Music

Stealing Beats From Producers Undermines Hip-Hop’s Most Important Players

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On Monday’s Everyday Struggle episode, self-proclaimed “Chief Cultural Director” and semi-retired rapper Joe Budden found a good deal of humor in producers having their beats stolen. While discussing producer MilanMakesBeats’ claims that Playboi Carti stole his beats without compensation and threats to beat up the “pieon,” Budden had a hearty laugh about the producers whom he gave similar treatment in his sixteen-year career.

When DJ Akademiks had a rare morality moment, noting “we can’t co-sign producers gettin’ finessed,” Joe scoffed “oh please,” then raised an argument that producers shouldn’t be upset about getting stiffed because recording artists don’t get paid much from streams. It may be true that rappers aren’t rakin’ it up from music sales, but that doesn’t absolve them of their duty to pay producers whose beats they use. You can’t tell your landlord that your job isn’t paying you a lot and expect them to care.

When show moderator Nadeska asked Budden, the same guy who berated Lil Yachty about being on top of his business, to offer advice to young producers he said, “I’m not teaching that n—- sh*t” because “I might need a free beat.”

Budden then deemed producers wanting a signed contract as “extra” and said, “I don’t have to do none of this [fair negotiating]… I’ll lay a whole song to your two-track and send it right to iTunes.” Really? That’s what flies in “the culture? for Budden”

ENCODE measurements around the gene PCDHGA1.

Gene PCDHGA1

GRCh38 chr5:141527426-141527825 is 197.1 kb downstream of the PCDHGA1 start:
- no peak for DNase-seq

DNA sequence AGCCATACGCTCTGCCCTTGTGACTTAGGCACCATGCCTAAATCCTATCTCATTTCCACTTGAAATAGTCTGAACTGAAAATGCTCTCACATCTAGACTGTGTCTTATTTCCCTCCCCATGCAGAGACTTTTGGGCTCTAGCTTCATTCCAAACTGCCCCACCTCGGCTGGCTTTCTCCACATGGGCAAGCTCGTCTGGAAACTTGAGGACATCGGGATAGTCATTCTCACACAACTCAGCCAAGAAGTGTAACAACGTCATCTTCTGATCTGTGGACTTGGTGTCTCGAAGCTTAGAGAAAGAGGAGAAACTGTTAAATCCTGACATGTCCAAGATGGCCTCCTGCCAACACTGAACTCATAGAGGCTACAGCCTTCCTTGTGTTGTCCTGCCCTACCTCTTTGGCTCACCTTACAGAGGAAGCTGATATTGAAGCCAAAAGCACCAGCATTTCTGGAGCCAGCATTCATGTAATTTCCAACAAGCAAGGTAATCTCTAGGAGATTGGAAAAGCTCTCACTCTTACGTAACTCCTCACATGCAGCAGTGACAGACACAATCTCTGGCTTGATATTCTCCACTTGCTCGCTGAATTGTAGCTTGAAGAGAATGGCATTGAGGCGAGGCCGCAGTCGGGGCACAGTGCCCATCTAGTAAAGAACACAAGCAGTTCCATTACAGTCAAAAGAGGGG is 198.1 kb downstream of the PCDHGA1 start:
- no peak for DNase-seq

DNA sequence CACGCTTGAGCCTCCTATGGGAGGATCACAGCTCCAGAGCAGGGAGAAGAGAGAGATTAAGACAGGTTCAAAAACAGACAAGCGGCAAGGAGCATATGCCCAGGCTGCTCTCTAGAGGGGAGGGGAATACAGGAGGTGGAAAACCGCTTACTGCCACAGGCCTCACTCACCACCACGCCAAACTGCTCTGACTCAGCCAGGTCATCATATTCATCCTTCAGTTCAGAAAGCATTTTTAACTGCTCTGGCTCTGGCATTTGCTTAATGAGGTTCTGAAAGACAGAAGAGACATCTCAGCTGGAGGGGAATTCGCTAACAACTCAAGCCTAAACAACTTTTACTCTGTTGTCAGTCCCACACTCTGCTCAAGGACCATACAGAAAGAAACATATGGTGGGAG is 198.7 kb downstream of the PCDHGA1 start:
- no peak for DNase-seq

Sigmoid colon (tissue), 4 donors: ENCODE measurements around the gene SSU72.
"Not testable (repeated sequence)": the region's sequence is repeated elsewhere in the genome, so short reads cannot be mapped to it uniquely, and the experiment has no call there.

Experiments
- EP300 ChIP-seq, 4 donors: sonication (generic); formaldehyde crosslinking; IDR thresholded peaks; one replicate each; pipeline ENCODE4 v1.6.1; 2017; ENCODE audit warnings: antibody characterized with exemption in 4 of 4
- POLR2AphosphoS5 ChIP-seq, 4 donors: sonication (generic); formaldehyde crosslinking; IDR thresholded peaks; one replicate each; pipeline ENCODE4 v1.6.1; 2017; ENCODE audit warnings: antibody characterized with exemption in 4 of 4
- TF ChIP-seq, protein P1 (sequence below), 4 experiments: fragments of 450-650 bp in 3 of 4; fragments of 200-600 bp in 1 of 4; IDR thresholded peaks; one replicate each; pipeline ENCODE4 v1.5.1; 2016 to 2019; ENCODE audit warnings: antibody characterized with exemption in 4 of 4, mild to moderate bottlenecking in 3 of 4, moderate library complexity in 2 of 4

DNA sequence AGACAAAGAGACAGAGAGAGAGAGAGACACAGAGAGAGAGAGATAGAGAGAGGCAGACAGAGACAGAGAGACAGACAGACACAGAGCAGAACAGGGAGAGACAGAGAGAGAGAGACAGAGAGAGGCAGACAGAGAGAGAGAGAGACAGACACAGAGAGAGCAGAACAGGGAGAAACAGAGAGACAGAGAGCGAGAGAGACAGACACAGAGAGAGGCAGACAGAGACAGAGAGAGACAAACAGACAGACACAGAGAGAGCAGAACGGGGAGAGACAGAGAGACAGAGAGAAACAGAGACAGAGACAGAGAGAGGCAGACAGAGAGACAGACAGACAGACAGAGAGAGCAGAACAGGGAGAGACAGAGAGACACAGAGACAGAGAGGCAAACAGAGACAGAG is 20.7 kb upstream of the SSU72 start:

Comments like Budden’s are exactly why hitmaking producer Sonny Digital recently suggested a producer’s union, so that producers can leverage more respect from an industry full of artists like Budden and Birdman who find no issue with screwing over producers, and rappers like French Montana, who forgot the names of the producers who crafted his seven times platinum “Unforgettable.”

Hip-hop producers are perhaps more important than ever. More often than not, the beats they craft are the most beloved aspects of songs. Their melodies and drums are what make songs rock in the club, bang in the whip and get heads nodding. Plus, we’ve all seen how bad things can go when these guys rap acapella. But despite the producer’s vitality in the musical equation, their treatment remains wholly unethical.

Budden said on the show, “If you’re a new [producer], and you’re coming too much with this legal paperwork bullsh*t, I’m gonna rob you,” bizarrely resentful at the audacity of a producer wanting to put a deal on paper. What’s troubling is that Budden was robbed of his own shot at stardom by Def Jam in the mid-00s, so why would he be so apathetic toward the plight of producers who, just like he once was, are being used up and disregarded by the music industry’s capitalistic machinations?

How would he have felt if Jay-Z — even then one of the most powerful men in music — flexed his industry muscle and ganked “Pump It Up” from him, a beat that Rocafella producer Just Blaze had been shopping in house? Would he be able to laugh while his life-changing work was taken from him without renumeration?